Recent clinical studies have linked failure to surgical variables of stemmed hip resurfacing systems. We used finite element analysis to investigate the effects of implant position, stem orientation, and extent of fixation both on the local stresses and strains associated with implant loosening, neck fracture, and stem fracture, as well as on the load transfer distribution in the bone-implant system. The range of peak stress in the cement was reduced from 11 to 13 MPa for the varus stem to 3.2 to 4.2 MPa for the valgus stem. The range of peak strain in the bone was also reduced from -0.35% to -0.45% strain for the varus stem to -0.19% to -0.27% strain for the valgus stem, but only when reamed cancellous bone remained exposed. Peak stresses in the stem were low for all cases. Additionally, the implant's load transfer distribution was generally insensitive to all variables examined and the femoral head was substantially unloaded. Our data indicate the local stresses and strains associated with implant loosening and neck fracture were reduced by placing the implant in a valgus orientation and covering reamed cancellous bone, but unloading of the femoral head, found for all variables examined, may lead to adverse bone remodeling.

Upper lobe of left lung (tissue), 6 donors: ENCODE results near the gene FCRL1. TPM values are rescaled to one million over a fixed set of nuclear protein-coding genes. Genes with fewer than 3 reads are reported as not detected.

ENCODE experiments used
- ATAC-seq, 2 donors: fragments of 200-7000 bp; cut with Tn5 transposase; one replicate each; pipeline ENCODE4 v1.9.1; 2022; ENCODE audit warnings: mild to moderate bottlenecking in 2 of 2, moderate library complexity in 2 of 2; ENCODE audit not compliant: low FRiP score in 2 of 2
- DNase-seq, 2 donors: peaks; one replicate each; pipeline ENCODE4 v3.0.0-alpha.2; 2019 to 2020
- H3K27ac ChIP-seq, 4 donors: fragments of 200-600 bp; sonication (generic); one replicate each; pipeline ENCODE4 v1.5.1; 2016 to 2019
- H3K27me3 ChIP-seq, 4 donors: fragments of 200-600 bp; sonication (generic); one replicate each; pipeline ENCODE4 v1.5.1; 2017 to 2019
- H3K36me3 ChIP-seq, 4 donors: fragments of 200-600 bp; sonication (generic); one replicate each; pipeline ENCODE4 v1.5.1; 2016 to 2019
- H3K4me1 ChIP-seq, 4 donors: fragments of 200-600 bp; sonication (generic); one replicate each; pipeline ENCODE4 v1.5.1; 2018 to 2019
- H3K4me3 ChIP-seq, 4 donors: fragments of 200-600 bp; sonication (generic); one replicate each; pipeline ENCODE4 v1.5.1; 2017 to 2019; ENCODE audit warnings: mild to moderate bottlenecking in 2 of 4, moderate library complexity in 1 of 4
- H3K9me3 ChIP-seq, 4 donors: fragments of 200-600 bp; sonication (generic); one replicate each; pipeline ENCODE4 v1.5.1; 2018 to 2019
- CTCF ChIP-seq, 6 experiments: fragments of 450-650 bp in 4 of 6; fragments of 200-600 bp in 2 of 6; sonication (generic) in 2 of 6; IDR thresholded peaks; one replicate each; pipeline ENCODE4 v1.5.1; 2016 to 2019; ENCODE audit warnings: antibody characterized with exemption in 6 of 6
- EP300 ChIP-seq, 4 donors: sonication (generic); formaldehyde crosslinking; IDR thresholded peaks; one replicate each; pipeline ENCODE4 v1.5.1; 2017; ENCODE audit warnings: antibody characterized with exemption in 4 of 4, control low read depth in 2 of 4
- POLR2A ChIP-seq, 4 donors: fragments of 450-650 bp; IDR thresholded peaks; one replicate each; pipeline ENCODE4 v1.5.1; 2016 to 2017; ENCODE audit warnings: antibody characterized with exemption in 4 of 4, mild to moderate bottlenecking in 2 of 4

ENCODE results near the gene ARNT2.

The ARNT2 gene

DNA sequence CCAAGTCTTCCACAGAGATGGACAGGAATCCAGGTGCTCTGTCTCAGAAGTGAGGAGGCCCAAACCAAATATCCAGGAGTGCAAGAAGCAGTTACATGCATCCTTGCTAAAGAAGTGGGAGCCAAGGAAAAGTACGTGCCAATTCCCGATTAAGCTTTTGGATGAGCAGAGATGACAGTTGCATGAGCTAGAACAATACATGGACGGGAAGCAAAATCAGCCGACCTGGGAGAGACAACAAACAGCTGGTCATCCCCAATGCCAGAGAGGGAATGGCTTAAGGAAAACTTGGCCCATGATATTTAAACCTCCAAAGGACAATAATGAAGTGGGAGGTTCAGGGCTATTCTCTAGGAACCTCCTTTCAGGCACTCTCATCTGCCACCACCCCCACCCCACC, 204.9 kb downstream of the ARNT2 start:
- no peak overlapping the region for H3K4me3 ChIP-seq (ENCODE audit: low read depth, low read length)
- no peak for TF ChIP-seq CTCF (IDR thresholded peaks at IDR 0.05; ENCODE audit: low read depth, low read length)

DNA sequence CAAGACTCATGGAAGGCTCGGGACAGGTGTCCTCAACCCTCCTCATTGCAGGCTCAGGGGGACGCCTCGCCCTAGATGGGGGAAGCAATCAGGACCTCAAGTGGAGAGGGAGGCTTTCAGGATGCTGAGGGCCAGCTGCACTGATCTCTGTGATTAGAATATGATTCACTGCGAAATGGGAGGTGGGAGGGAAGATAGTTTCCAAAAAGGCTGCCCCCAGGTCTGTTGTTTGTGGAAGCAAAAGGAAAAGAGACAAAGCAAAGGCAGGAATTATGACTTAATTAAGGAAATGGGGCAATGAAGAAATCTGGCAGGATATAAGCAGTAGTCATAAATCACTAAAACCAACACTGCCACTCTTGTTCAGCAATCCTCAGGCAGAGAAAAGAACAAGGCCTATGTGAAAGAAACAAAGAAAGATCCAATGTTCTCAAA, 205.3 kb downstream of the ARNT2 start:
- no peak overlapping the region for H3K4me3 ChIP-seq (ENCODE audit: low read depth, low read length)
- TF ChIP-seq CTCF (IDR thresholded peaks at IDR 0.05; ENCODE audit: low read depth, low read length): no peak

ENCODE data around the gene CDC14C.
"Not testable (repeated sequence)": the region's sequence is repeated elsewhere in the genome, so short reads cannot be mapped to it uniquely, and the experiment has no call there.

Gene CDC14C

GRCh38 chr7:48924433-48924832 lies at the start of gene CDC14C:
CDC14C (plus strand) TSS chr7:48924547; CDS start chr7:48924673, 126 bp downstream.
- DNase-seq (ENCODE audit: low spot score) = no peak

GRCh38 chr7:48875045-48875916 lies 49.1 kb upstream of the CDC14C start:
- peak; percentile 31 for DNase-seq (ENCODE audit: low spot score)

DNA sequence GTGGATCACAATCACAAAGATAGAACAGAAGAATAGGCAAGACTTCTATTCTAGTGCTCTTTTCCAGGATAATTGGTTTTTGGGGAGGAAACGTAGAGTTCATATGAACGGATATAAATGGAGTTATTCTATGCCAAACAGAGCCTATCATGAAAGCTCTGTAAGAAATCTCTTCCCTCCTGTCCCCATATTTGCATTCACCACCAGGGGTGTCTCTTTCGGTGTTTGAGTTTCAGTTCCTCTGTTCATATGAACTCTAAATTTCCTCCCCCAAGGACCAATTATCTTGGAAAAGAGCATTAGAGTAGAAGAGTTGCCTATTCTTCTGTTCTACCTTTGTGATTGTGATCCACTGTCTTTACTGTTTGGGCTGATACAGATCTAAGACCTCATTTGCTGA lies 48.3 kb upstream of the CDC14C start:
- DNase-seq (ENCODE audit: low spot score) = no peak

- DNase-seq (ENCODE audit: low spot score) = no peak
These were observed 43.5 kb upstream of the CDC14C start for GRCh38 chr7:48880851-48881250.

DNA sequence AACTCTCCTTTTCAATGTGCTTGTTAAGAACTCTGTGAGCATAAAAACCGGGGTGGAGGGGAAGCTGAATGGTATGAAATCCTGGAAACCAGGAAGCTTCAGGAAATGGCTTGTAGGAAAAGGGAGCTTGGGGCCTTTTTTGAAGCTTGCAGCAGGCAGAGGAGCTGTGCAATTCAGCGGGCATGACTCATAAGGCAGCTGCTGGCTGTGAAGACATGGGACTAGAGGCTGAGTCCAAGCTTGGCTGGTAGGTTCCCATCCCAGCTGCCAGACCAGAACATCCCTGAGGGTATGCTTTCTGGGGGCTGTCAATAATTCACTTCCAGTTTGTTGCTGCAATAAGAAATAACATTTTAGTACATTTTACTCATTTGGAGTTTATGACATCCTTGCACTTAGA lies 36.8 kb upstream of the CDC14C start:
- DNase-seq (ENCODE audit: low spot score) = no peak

From the *Cornell University, Ithaca, NY; and the †Hospital for Special Surgery, New York, NY.
Each author certifies that he or she has no commercial associations (eg, consultancies, stock ownership, equity interest, patent/licensing arrangements, etc) that might pose a conflict of interest in connection with the submitted article.
Correspondence to: Jason Long, BS, 219 Upson Hall, Cornell University, Ithaca, NY 14853. Phone: 607-255-0990; Fax: 607-255-1222; E-mail: firstname.lastname@example.org.